So what are the trade off’s? Cost. Though this figure varies widely, the SP700 titanium is typically a bit more expensive than the 15-3-3-3, usually on the order of $20 - $40. This amount is oftentimes minimized by using SP700 strictly in the face of the driver head. Also, the higher one’s club head speed, the more realized benefit that could be realized from the increased spring effect of SP700. Golfers with a lower swing speed may not notice substantial yardage gains when comparing the two and therefore may not wish to pay this premium. Truly though, it is hard to go wrong with using either titanium as both offer such incredible playing characteristics, such vast improvements over stainless steel

Ideally you would want to use the Beta Titanium alloy with 210,000 psi strength AND 14 million psi Modulus of Elasticity. But the higher the strength, the higher the modulus will be. Therefore, any Beta Titanium alloy selected involves making a judgment of the balance of the two properties and how that will translate into the performance of the finished face design of the Driver.

10-2-3, SP700 and 22-4/DAT51 Titanium all have a very good balance of high strength to low modulus and therefore are very good to use to make Driver faces. 15-3-3-3 if process properly is very good as well, although there is a little more tendency for 15-3-3-3 to become brittle than the others mentioned here. 6-4 Titanium has the best elasticity of any titanium used in club head design, but its strength is much lower than 10-2-3/SP700/22-4/DAT51 so it is better for use in fairway woods with smaller faces, or for Drivers designed for much slower swing speed players.

6-4 Titanium    Titanium is used in wood heads manufactured with the formula 6Al-4V: these are 90% Titanium, 6% Aluminum and 4% Vanadium. Titanium is often used in oversize and larger heads. This alloy of titanium is primarily used in the construction of the shell the head is constructed of and not the face.  Unless stated specifically titanium heads advertised as Beta-Titanium use this alloy(6-4 Titanium) for the shell of the head and Beta-Titanium(15-3-3-3 Beta-Ti) in the face.

Density (lb/in³) Tensile Strength (psi) Hardness Elongation(%)
0.16  135,000  36 HRC 15 

15-3-3-3 Forged Beta-Ti
 
 
 Titanium is used in wood heads manufactured with the formula 15V-3Sn-3Cr-3Al: these are 76% Titanium, 15% Vanadium, 3% Tin, 3% Chromium and 3% Aluminum . Titanium is often used in oversize and larger heads most importantly in face design.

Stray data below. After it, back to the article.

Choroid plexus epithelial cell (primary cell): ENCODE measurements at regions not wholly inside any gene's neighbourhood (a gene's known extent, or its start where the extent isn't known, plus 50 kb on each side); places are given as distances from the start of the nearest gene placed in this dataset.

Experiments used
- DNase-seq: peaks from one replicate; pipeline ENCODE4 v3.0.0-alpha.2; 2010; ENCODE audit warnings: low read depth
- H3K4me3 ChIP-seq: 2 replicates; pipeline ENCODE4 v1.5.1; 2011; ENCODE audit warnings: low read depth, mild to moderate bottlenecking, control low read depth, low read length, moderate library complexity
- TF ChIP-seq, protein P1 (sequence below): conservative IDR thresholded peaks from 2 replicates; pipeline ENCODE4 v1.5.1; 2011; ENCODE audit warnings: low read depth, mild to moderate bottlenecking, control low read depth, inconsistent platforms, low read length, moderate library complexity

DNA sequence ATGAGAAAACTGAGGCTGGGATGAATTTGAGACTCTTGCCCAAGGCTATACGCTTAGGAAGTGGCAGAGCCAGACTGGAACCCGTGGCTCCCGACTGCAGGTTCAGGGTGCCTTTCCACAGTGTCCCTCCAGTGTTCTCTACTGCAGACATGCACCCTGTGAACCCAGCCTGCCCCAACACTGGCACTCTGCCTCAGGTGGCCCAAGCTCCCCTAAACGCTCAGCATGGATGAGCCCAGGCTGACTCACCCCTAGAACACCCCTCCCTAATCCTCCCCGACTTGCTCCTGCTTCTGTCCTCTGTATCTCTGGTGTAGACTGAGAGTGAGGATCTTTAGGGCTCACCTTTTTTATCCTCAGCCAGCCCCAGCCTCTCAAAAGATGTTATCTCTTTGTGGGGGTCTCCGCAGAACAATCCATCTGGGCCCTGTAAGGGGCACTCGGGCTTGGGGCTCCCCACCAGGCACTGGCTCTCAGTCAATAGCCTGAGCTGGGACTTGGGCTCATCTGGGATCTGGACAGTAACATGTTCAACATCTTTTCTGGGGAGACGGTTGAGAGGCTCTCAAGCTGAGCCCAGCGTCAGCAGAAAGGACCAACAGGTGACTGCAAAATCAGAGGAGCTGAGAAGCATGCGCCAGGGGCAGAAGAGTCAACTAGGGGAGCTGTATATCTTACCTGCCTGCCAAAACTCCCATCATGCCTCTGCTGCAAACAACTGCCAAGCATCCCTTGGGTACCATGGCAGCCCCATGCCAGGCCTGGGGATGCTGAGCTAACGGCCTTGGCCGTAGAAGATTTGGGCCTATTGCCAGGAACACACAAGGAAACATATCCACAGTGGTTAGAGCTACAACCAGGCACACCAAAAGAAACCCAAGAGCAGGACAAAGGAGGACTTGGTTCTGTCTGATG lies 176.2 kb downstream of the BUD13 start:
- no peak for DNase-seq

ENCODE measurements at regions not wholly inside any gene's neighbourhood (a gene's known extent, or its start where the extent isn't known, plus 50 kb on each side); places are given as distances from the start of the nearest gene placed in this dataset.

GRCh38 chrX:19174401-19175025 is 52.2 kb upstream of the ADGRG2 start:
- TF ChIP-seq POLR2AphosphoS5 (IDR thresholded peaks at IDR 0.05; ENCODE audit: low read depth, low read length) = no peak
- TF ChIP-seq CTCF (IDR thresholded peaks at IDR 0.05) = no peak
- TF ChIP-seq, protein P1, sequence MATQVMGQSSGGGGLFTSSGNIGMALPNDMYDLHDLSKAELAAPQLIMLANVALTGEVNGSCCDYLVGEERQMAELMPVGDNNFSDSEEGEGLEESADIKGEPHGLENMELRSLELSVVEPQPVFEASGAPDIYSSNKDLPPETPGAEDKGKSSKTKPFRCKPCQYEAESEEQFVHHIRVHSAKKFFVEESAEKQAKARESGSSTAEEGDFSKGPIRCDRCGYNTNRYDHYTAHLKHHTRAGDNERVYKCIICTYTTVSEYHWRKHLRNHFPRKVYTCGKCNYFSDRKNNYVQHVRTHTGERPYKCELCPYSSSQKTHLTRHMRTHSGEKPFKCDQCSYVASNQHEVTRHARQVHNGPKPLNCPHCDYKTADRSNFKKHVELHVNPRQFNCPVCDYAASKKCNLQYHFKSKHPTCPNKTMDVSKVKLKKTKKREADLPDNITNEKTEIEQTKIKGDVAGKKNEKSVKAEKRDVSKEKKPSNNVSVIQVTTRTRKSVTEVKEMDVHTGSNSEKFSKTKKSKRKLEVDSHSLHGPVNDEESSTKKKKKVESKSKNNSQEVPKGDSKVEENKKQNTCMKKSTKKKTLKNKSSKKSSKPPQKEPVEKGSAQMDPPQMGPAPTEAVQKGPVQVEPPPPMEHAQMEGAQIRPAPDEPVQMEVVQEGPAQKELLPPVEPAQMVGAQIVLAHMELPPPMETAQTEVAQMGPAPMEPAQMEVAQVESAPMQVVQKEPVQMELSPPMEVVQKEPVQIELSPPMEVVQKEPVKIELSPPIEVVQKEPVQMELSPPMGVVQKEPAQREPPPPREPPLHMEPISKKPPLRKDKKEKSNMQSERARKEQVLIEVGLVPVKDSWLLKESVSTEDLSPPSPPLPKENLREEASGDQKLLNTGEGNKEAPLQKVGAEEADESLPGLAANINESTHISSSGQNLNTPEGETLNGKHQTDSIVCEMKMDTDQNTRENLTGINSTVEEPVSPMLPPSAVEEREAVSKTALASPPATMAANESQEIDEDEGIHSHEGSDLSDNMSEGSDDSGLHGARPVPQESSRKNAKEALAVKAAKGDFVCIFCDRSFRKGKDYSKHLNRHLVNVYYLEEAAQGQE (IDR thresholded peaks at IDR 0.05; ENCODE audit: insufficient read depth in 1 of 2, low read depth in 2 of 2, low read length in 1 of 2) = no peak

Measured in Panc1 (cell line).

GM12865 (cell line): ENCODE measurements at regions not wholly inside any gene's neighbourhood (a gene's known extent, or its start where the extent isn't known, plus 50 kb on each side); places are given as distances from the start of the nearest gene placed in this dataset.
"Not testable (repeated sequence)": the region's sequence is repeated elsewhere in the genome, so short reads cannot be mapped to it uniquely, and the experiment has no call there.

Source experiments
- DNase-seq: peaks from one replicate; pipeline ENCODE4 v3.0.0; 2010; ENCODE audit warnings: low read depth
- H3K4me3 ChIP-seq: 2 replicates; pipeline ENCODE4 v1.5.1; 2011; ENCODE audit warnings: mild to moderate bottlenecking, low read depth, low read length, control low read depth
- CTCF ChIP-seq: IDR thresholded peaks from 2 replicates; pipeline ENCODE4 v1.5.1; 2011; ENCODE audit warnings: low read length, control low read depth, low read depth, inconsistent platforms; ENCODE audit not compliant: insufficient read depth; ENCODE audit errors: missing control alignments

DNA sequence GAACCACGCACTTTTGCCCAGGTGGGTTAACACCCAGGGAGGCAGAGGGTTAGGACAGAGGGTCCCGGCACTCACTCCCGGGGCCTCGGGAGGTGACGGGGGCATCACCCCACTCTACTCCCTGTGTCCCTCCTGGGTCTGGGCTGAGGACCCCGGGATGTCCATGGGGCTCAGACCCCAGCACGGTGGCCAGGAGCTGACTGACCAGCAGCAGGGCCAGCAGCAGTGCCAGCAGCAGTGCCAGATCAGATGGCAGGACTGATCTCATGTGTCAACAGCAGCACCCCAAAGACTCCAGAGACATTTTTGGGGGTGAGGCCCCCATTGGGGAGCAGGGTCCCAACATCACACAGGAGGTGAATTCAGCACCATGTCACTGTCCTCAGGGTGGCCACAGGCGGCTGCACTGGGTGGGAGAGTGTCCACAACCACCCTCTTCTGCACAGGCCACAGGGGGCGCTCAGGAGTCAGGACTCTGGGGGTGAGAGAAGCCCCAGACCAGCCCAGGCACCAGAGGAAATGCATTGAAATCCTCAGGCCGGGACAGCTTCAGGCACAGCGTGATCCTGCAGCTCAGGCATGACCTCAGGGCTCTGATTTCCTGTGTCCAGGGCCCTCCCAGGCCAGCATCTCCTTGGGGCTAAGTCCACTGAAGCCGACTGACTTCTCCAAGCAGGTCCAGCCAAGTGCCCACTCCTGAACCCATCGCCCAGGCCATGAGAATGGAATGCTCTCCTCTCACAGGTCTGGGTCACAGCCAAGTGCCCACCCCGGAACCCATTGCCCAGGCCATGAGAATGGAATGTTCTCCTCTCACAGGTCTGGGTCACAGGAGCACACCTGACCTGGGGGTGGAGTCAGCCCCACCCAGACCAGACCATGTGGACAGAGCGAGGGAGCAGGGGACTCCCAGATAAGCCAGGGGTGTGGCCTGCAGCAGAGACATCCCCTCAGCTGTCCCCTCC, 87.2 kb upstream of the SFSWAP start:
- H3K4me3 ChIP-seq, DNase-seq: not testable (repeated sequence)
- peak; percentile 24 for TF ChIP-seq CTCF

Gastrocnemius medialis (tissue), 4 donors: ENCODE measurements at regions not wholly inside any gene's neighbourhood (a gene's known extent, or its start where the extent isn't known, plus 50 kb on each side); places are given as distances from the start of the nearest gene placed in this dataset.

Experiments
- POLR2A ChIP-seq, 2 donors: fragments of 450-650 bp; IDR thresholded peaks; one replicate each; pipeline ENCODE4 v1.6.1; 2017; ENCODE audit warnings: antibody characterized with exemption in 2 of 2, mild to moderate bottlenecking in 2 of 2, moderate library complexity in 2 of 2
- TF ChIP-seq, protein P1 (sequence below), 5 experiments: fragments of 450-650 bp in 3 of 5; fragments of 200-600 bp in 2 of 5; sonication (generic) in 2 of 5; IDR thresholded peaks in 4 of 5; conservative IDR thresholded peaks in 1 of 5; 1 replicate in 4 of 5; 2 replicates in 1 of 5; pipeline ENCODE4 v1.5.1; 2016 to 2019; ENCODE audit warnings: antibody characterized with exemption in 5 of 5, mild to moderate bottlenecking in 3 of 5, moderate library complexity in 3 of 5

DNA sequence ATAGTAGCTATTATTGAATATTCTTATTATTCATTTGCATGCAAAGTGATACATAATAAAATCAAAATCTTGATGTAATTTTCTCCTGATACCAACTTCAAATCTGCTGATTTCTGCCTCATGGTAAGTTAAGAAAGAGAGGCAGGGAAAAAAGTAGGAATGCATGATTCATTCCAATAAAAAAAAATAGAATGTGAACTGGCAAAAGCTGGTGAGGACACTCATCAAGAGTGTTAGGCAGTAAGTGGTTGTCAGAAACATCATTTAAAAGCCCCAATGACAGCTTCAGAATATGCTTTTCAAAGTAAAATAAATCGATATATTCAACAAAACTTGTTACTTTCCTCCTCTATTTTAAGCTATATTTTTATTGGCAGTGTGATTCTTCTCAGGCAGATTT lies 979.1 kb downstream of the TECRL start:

Density (lb/in³) Tensile Strength (psi) Hardness Elongation(%)
0.172  145,000  32 HRC 8 

15-5-3
Titanium    Titanium Alloy used in head construction, not more than 75% titanium, 15% Molybdenum, 5% Zirconium and 3% Aluminum. The most common used in high quality woods. Harder than 17-4 stainless steel.
Density (lb/in³) Tensile Strength (psi) Hardness Elongation(%)
0.181 181,000 35 HRC 5

10-2-3
Titanium
Titanium is used in wood heads manufactured with the formula 10V-2Fe-3Al: these are 85% Titanium, 10% Vanadium and 3% Aluminum . Titanium is often used in oversize and larger heads. Airplane black boxes
Density (lb/in³) Tensile Strength (psi) Hardness Elongation(%)
0.168 180,000  41 HRC 6

S
P700 Titanium 
Titanium is used in wood heads manufactured with the formula 4.5Al-2.5Fe-2Mo-3V: these are 88% Titanium, 4.5% Aluminum, 2.5% Iron, 2% Molybdenum and 3% Vanadium. Titanium is often used in oversize and larger heads most importantly in face design.  Japanese grade tested heat treated
Density (lb/in³) Tensile Strength (psi) Hardness Elongation(%)
0.163 148,000  45 HRC 19
 

Mechanical Properties VS REAL Mechanical Properties of Titanium

Metals can be subjected to a process of precise heating over specific amounts of time to ordain the FINAL REAL mechanical properties of the metal in the specific part being made. While the science of heat treatment or post-forming treatment is very detailed, in short, the post-forming treatment of the metal is intended to cause the molecular structure of the metal to be changed in specific and predictable ways to achieve a variety of final mechanical and structural properties that may be more desired for the performance of the part.

For example, depending on the heat treatment followed, the tensile strength of 6-4 Titanium will range from 120,000 psi up to 170,000!! Or as another example, depending on the heat treatment process, 10-2-3 beta Titanium will range in tensile strength from 135,000 psi to 210,000 psi! Most clubmakers assume that 10-2-3 Beta Titanium will always have a much higher strength than 6-4 Titanium. This is not true unless you know the post-forming heat treatment process used. The same is true for all of the Titanium alloys used in the manufacture of wood heads. Therefore, it is IMPOSSIBLE without knowing the heat treatment procedure to know what any mechanical property of any Titanium alloy will be in the end product. As a result, heat treatment or post-forming treatment procedures are a CRITICAL part of the designer's and the foundry's responsibility to ensure the performance of the wood head's parts are properly created.

Heat Treatment of a Titanium wood head will affect each and every mechanical property in addition to the one example mentioned in the previous paragraph. Because each of the properties plays its own important role in the manufacture and ultimate performance of a Titanium wood head, a high quality head not only requires a good design but excellent control on the processing of the materials used in its creation.  This is one reason you can see the price of titanium club heads constructed of the same alloys vary considerably.  Heat treating is as much or more important than using a specific titanium alloy.